Many times during our journey I had observed John wispering to himself and sometimes singing in a low voice as we walked along.  It became apparent that he was talking to everything in nature around him – to the earth, the rocks, the water, the trees, the animals.  (INSERT PHOTO – WATER HOLE) We came across this magnificent water hole near Altunga, where he knelt down and whispered something.  John explained that he was saying “werte! Kwatye” (Wert ah! Quoga”) or “Hello Water” – Werte being Arrente for “Hello” and Kwatye meaning “ Water”.  John explained the importance of talking to both animate and inanimate things whilst travelling.

I still hold wonderful memories about our visit to that waterhole.  We were all so awe inspired that we broke into a spontaneous silence for about ½ an hour, whilst sitting around on the rocks – totally unplanned - no one felt the need to break it.

(INSERT PHOTO – WATER IN THE ROCK) On another day John took us to through the bush to a rock outcrop.  He stood in front of this large sloping rock, with a small rock sitting on the surface, and asked us to move the small rock away – it was covering a hole.  (INSERT PHOTO – HOLE IN ROCK) You could put your hand inside and touch the well of water that he said never dried up.

We lit fires all day – firstly when we awoke in the morning – that didn’t take long to kick into action with temperatures below zero overnight!!   We lit fires for morning smoko, lunch, afternoon smoko, dinner and then of course all night – John explained how fire keeps any wild animals at bay.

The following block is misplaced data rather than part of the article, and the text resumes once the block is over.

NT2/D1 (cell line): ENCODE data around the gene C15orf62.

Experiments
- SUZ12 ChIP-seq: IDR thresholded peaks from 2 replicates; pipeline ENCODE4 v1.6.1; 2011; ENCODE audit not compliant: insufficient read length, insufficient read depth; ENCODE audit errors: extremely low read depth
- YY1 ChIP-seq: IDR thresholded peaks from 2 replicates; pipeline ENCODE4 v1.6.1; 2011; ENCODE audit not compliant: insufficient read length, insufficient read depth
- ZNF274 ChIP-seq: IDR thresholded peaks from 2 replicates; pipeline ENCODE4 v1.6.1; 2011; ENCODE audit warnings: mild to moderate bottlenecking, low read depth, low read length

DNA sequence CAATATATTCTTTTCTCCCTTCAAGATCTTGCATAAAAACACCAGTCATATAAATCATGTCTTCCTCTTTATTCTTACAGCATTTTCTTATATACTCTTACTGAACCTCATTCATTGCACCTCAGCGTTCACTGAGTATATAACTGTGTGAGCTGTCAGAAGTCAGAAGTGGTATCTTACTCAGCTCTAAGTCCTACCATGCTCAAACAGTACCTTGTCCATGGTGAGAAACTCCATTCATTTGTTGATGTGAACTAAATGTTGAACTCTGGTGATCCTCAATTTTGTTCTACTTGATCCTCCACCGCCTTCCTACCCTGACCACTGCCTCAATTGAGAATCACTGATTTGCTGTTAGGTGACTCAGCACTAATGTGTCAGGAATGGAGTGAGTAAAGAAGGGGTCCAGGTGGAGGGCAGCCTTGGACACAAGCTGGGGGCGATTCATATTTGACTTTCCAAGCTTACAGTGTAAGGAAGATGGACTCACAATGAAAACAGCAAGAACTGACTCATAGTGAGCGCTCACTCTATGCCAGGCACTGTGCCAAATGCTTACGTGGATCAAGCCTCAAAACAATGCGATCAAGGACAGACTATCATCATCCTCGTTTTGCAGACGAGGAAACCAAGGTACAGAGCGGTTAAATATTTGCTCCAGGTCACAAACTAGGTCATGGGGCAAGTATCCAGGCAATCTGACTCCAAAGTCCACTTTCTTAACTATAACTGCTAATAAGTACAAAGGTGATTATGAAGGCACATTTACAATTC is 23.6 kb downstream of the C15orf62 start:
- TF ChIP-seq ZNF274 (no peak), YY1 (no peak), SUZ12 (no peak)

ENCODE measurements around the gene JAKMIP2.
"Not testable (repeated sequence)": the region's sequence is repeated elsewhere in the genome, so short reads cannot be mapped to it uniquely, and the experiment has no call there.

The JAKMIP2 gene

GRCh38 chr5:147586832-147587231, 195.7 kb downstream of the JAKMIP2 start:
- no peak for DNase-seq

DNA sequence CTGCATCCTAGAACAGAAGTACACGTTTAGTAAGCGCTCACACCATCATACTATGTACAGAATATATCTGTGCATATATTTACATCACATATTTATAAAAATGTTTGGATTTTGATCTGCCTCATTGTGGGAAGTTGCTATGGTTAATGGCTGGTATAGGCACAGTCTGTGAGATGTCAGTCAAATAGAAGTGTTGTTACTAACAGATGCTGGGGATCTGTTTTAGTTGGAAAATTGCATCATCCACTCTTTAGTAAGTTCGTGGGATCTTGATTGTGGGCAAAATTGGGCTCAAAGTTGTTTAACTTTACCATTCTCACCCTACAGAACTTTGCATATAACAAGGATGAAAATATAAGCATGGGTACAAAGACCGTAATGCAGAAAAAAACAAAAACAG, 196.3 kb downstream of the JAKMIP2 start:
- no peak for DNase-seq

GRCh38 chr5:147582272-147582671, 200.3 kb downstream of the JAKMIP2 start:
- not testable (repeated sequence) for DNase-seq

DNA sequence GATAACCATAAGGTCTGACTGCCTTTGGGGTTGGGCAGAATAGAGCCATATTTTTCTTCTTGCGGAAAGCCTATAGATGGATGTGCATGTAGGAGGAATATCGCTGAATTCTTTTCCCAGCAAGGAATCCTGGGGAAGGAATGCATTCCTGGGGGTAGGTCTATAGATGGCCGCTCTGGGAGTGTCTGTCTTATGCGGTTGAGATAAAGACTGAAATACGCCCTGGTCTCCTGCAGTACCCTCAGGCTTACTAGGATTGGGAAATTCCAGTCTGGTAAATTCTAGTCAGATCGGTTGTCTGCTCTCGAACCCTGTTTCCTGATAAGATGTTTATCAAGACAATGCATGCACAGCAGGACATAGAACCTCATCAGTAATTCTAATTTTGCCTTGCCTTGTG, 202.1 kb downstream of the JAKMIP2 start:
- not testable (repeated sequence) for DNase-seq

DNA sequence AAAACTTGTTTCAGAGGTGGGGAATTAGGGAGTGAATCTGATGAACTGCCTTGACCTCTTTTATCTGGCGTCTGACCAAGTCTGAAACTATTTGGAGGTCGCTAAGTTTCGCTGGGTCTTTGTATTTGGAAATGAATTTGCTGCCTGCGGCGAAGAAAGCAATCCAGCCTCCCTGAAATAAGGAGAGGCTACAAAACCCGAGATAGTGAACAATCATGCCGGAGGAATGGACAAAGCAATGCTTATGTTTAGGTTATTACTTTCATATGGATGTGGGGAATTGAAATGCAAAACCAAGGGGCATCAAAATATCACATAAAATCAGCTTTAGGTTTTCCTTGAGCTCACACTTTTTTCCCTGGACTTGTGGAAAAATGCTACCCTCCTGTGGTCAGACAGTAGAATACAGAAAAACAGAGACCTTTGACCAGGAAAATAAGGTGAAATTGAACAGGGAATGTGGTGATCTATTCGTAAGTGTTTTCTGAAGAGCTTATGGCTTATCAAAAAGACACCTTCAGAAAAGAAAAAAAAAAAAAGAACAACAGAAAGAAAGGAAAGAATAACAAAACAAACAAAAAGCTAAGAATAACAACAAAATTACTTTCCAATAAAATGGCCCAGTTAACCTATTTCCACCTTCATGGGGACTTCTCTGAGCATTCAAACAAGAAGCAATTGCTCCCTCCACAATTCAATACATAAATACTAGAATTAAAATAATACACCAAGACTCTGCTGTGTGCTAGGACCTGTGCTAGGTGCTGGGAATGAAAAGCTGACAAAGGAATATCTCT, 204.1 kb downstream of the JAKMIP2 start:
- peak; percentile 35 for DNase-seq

(INSERT PHOTO – JOHN WITH BUSH FUSCHIA) One day John took us to visit a patch of Bush Fuscia and explained how that is used as a medicine to smoke people.  We brought some back to our lunch time fire and felt the effects of the smoking Fuschia, as we sat there (INSERT PHOTO – BEING SMOKED by BUSH FUSCHIA).  It had the amazing impact of making each of us immediately more present and alert, clearing our breathing and re-energizing our inner spirit.

We had some deep and meaningfuls around the fire each night and some good singing.  Many comments usually surfaced about John and his likely future Guru status.  When he was sufficiently primed, late at night, he would come out with some humours comments such as “move over Dalai Lama”!! – accompanied by his usual happy giggle.   John’s humour would always come to the surface and when he said “OK - Time for a quiz!” you had to pay attention – he had a great knowledge of popular music and a lot of the quizzes revolved around rock stars.  He pointed out how humour was a very important part of aboriginality.

One night the a quiz question was “How to trees communicate?”.  (INSERT PHOTO – BLUE GUM in RIVER BED) As John explained it was via their roots – the extensive interwoven root systems.  This seemed not at all beyond the realms of possibility.

(INSERT PHOTO – KW TURNER) On our second night camped out at Bluegums we had a talk from local elder and author KW Turner.  The first reading of this liturgy came from KWs writing.  She was there to explain kinship, tribal and language groups and the connection to land.  (INSERT PHOTO – KW TURNER’S ‘LAND’ CHART) This is a chart developed from KWs knowledge to explain the depth of aboriginal connection to land.  There is the central country ground or earth and sky I have previously alluded to, but there is also connection to:

  • The people of the land and their identities – including owners and managers of the land
  • The relationship networks
  • The ceremonies, rituals, spirits
  • The animals and plants and their kinship and support
  • The ancestor spirits incorporating; creation, spiritual reverence and healing.

Finally I will leave you with a song composed and sung by Steve Bevis in tribute to the work done by John Cavenagh  and to celebrate the Spirit Journey.   Steve is a singer/songwriter and is also the Minister of the John Flynn Uniting Church at Alice Springs. (INSERT VIDEO)

David Toyer – Homily 8-9th July 2017